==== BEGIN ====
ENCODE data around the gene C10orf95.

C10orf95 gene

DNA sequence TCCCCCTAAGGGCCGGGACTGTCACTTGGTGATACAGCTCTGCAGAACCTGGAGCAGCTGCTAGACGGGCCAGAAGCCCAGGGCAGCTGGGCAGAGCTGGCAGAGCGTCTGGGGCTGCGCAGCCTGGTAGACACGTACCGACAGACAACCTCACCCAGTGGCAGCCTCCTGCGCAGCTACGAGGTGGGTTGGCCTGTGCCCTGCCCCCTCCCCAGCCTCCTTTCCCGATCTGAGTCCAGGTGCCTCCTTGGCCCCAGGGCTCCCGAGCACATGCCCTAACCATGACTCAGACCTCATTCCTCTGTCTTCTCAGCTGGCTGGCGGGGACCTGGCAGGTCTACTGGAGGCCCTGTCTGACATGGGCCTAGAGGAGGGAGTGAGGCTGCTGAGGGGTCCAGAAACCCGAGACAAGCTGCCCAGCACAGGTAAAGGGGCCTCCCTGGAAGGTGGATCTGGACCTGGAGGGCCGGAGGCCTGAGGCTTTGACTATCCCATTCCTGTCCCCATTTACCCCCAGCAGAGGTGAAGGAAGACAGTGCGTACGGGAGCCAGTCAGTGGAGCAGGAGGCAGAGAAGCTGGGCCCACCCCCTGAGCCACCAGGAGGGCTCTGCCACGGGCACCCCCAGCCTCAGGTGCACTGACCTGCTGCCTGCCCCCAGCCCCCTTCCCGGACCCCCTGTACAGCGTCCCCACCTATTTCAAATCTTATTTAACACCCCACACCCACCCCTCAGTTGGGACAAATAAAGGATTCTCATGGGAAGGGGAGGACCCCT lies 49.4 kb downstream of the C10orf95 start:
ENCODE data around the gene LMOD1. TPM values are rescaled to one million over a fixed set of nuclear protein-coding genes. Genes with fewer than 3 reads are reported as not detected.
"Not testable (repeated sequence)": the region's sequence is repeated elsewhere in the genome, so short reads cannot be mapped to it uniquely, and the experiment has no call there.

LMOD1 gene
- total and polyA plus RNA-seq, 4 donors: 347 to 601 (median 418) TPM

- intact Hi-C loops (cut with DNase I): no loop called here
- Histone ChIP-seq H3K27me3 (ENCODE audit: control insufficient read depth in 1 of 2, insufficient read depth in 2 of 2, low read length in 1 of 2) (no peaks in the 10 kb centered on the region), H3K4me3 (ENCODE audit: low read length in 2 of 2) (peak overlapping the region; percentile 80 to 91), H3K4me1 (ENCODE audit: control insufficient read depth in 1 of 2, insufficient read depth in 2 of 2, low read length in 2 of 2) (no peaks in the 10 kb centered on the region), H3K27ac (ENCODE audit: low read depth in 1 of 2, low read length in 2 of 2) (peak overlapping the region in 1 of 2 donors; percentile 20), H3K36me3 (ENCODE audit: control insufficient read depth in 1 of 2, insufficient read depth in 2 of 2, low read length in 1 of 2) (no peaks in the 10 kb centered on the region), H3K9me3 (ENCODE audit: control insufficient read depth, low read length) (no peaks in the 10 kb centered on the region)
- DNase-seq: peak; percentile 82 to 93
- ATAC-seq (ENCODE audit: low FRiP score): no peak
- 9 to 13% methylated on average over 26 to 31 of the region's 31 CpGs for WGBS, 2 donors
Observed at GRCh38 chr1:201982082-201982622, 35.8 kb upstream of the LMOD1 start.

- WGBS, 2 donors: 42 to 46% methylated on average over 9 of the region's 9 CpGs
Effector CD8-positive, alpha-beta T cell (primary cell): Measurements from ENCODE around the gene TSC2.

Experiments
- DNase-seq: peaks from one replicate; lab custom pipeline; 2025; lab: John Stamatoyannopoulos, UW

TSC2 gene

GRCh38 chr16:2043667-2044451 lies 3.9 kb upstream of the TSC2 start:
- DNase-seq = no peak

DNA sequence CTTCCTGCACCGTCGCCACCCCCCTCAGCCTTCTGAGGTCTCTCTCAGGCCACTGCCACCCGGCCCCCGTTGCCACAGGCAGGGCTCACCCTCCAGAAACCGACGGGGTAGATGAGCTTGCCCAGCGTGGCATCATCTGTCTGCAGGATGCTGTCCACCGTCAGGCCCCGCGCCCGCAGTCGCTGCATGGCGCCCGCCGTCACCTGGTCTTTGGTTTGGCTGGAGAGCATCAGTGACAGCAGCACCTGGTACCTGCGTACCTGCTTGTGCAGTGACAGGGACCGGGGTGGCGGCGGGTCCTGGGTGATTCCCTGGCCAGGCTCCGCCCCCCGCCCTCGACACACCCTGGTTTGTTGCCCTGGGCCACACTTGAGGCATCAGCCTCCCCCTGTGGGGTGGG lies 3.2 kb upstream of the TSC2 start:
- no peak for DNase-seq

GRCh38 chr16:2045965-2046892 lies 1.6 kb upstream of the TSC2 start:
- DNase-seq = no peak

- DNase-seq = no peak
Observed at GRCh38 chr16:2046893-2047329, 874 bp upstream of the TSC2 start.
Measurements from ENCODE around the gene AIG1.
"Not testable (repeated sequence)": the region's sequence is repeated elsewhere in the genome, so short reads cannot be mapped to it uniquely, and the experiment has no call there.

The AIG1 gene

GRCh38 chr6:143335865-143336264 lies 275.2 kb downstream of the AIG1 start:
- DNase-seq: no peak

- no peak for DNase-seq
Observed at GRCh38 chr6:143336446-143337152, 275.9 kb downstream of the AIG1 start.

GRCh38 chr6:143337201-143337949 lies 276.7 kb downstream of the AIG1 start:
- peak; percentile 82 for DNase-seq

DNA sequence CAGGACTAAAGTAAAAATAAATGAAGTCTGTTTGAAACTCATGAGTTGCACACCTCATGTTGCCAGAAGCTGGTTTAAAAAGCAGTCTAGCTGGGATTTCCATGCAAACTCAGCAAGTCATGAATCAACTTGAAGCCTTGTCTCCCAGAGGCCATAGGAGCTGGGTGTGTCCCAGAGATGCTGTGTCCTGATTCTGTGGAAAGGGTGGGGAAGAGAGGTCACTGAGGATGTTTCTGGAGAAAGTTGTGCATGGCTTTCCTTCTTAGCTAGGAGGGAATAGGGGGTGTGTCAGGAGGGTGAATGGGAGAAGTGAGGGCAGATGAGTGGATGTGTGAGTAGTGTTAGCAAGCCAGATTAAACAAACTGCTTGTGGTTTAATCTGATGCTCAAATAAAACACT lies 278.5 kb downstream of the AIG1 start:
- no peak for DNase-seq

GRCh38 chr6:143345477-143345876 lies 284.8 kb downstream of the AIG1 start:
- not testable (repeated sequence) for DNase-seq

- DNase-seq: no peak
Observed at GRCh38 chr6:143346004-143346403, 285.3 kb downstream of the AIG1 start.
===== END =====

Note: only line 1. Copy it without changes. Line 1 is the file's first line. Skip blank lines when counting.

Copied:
ENCODE data around the gene C10orf95.